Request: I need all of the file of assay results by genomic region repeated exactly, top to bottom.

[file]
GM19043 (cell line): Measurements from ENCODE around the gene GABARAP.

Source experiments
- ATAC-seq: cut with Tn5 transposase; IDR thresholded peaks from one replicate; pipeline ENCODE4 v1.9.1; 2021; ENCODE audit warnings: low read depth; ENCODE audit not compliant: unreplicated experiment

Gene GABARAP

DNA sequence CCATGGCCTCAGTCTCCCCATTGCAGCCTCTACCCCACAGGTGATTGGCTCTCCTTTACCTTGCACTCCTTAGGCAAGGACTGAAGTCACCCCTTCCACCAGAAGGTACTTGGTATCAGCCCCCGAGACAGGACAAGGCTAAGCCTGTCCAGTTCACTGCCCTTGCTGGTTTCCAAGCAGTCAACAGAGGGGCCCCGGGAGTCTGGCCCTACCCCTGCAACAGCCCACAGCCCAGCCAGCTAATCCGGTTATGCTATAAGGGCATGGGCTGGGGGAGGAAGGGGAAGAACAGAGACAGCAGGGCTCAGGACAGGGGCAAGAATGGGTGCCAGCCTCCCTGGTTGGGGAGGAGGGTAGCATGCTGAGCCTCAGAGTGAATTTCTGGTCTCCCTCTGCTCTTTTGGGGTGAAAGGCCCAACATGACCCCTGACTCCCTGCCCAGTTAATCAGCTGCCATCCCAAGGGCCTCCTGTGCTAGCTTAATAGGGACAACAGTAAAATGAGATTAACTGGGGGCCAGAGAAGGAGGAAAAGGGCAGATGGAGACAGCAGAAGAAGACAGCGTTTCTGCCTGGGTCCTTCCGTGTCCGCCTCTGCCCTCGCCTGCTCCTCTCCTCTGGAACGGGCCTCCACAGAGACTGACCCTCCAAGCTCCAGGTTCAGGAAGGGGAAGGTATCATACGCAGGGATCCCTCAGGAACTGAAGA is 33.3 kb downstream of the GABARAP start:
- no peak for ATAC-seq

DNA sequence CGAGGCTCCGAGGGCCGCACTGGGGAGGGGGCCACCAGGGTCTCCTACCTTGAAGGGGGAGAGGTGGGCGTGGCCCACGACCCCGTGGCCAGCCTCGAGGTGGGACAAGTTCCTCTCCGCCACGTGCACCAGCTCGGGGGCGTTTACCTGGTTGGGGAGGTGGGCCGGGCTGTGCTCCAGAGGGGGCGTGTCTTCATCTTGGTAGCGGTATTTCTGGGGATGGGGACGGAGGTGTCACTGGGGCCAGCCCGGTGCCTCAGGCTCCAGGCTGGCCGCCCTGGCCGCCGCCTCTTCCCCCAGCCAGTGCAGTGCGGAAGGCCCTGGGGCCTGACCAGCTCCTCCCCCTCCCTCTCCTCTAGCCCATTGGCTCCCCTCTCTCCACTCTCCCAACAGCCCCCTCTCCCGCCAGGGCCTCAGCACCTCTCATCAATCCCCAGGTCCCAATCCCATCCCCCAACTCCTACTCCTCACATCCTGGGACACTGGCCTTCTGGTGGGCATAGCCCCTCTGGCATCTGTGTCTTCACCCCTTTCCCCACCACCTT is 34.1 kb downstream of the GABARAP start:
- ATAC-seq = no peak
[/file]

GM19043 (cell line): Measurements from ENCODE around the gene GABARAP.

Source experiments
- ATAC-seq: cut with Tn5 transposase; IDR thresholded peaks from one replicate; pipeline ENCODE4 v1.9.1; 2021; ENCODE audit warnings: low read depth; ENCODE audit not compliant: unreplicated experiment

Gene GABARAP

DNA sequence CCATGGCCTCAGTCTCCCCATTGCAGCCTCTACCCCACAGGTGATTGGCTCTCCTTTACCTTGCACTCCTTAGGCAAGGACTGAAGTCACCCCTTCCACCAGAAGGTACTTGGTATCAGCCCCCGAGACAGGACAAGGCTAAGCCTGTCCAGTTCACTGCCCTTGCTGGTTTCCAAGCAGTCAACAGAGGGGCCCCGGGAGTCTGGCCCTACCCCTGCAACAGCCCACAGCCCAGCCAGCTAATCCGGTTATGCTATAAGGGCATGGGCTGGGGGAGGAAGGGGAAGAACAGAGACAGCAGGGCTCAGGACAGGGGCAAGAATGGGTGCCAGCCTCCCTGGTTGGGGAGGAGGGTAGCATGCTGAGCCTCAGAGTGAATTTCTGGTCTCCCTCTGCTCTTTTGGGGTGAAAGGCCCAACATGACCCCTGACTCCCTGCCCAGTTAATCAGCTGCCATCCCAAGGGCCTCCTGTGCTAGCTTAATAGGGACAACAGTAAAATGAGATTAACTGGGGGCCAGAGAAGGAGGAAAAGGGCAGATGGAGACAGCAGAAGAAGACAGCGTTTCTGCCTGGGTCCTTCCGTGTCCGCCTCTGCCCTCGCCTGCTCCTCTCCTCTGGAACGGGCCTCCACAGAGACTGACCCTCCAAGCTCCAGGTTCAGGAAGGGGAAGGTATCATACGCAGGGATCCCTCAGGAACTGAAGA is 33.3 kb downstream of the GABARAP start:
- no peak for ATAC-seq

DNA sequence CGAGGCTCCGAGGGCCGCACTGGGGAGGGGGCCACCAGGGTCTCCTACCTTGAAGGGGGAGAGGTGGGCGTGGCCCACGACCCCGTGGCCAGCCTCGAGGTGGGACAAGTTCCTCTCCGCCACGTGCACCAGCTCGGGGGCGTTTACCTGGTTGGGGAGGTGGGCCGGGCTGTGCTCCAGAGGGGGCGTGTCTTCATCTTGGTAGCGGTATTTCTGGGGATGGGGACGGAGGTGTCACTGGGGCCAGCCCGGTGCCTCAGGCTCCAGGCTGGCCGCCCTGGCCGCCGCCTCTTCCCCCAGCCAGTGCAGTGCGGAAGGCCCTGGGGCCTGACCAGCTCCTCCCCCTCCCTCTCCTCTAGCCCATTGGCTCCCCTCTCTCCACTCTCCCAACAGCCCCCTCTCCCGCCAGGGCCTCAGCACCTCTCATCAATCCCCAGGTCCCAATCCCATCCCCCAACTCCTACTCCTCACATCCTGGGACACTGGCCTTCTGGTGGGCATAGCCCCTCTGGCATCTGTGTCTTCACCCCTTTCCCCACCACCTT is 34.1 kb downstream of the GABARAP start:
- ATAC-seq = no peak